Gina is our guide into the world of women's kickboxing, and she tells us of how she and her four friends, all fellow fighters, travelled to Thailand to compete in a championship. Nobody in Thailand expected them to do well as foreigners, but their sheer determination would work in their favour with the help of their trainer and mentor, Master Toddy. He had been taught the techniques of kickboxing from a very young age by his mentor, and now he hoped to pass on his expertise to the women in his charge. They had done well in American matches, but how would they fare tackling the experts on their home turf?
There's so much of Ring Girls that is obviously staged that you begin to wonder how much of it is true - not the fights, where the women kick and punch each other with abandon, they look authentic enough and the participants seem genuinely skilled. Not that, but the stuff in between, which resembles a motivational video to build up self esteem and female empowerment. Which is fine as far as it goes, however a film that depicted the behind the scenes of the sport as it really was might have been a more satisfying prospect.
Surely it can't all be glamorous? The matches certainly don't seem that way, and although the ones in Las Vegas, where the women hail from, seem well attended the ones in Thailand are visibly less popular, unless presumably you're a gambler. The way they are built up in Gina's cloying narration you'd expect a huge stadium heaving with a roaring crowd, but what you get are a bunch of slightly bored looking punters - mostly men, too, in contrast to the more mixed audience in America.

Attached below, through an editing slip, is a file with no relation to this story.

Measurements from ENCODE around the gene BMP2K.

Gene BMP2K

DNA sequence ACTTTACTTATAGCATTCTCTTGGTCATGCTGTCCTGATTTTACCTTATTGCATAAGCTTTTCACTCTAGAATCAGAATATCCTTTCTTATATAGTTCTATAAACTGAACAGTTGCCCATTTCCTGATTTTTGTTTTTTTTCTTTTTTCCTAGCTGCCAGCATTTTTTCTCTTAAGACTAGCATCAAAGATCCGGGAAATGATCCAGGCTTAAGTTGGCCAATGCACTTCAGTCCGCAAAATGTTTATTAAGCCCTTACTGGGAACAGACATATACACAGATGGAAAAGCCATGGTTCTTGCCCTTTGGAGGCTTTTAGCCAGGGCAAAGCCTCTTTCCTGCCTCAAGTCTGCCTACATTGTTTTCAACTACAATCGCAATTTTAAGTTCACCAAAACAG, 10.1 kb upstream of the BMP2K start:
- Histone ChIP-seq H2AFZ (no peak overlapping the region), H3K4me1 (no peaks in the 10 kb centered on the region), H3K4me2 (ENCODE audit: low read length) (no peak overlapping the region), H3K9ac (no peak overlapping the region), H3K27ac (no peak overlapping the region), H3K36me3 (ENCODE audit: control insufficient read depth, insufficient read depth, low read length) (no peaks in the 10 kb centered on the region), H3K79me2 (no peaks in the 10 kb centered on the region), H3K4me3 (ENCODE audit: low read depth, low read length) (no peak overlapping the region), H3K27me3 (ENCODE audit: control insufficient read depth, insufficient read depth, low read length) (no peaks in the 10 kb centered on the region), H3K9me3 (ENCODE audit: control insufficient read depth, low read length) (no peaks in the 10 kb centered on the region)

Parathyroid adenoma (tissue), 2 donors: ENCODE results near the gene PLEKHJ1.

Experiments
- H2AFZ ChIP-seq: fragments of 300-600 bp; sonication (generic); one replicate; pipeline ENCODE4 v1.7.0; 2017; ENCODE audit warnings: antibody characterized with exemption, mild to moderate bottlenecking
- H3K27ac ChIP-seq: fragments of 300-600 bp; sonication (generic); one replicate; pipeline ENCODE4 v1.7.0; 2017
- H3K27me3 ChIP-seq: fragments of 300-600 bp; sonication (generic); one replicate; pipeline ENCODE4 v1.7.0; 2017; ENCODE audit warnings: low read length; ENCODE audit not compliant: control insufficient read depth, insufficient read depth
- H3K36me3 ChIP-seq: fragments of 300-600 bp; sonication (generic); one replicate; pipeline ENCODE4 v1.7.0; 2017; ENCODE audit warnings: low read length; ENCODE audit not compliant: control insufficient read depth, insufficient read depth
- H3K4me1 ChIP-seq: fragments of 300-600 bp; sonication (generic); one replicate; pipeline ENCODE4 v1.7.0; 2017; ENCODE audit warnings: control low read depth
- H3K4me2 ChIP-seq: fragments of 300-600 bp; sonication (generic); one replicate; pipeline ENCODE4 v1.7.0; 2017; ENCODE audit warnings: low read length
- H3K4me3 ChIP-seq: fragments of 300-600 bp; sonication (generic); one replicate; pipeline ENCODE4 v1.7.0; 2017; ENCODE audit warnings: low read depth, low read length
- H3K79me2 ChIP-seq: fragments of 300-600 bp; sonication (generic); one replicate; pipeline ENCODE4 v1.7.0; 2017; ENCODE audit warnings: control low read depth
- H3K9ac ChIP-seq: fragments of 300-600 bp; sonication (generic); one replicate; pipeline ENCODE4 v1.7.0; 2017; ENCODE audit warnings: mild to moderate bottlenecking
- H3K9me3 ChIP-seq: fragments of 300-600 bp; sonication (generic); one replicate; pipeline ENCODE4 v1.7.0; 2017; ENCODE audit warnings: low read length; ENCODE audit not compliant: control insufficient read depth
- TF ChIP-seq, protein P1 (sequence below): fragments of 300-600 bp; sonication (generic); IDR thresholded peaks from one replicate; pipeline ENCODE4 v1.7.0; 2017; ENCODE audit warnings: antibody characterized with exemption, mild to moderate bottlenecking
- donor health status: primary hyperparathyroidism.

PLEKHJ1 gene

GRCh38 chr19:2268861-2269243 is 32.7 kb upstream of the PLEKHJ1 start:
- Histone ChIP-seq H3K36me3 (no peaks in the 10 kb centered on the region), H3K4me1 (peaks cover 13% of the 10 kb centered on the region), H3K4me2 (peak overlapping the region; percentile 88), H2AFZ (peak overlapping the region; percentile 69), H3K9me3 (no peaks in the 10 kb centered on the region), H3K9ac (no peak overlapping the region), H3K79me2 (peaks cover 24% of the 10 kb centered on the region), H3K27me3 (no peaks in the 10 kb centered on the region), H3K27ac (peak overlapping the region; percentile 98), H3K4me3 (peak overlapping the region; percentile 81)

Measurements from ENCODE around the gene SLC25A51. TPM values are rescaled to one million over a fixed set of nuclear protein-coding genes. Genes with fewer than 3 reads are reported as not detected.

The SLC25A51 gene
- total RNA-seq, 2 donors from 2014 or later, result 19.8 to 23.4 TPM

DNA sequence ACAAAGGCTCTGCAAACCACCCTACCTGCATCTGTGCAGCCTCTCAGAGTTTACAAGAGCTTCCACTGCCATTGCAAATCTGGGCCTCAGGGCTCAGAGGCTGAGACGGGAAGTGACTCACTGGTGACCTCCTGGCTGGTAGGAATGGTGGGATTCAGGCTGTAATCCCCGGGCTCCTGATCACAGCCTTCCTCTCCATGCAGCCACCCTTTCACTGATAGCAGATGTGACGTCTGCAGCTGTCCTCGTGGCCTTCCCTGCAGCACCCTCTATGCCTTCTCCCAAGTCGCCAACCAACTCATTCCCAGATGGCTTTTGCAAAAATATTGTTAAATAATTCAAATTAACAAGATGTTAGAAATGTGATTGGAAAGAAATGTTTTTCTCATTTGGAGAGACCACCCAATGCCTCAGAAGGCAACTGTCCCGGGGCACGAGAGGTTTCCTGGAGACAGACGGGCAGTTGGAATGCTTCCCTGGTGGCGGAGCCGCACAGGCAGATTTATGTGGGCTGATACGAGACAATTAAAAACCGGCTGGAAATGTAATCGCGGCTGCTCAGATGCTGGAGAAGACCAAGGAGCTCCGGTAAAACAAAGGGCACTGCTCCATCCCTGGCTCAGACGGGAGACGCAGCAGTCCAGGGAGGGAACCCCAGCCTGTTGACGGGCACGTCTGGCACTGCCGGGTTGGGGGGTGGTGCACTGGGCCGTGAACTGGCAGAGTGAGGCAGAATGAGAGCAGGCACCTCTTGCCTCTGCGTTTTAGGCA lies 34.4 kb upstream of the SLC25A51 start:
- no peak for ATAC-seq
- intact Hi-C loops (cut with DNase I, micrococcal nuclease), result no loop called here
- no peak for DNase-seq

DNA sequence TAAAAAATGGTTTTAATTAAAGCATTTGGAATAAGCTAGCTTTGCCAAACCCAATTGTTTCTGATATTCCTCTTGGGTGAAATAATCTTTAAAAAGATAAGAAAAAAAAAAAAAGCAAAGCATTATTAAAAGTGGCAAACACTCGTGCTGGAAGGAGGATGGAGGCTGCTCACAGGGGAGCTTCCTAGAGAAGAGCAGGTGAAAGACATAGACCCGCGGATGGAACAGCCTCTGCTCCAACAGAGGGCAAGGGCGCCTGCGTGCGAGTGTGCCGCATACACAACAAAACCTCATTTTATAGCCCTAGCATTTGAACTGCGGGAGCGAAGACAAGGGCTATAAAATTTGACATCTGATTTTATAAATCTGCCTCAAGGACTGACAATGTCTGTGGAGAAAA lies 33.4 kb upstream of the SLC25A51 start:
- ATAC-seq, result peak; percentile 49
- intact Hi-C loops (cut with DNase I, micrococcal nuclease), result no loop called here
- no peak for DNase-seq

Master Toddy comes across as his own Charlie with his group of Charlie's Angels hanging on his every word; they each receive a pep talk, stuff about punching leaves and the like, and he instructs them to sleep in the ring itself for preparation. Just to prove they're not sweaty bruisers, the ladies are seen relaxing, as when they visit a karaoke bar with nobody in it but them where they sing but are not heard, the rights to those songs presumably not secured by the producers. And in Thailand, they meet a cheeky monkey. It's not that kind of trivia you'll be wanting to see if you're a keen follower of the sport, but at least the competitors get to be stars of their own movie, and the action is satisfying enough for afficionados.